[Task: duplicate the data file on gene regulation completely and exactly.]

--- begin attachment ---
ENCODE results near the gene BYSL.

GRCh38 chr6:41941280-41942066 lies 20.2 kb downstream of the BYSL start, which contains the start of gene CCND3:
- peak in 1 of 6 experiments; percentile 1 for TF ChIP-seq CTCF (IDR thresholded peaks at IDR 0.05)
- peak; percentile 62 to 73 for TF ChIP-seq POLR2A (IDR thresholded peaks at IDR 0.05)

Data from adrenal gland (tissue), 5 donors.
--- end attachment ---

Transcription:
ENCODE results near the gene BYSL.

GRCh38 chr6:41941280-41942066 lies 20.2 kb downstream of the BYSL start, which contains the start of gene CCND3:
- peak in 1 of 6 experiments; percentile 1 for TF ChIP-seq CTCF (IDR thresholded peaks at IDR 0.05)
- peak; percentile 62 to 73 for TF ChIP-seq POLR2A (IDR thresholded peaks at IDR 0.05)

Data from adrenal gland (tissue), 5 donors.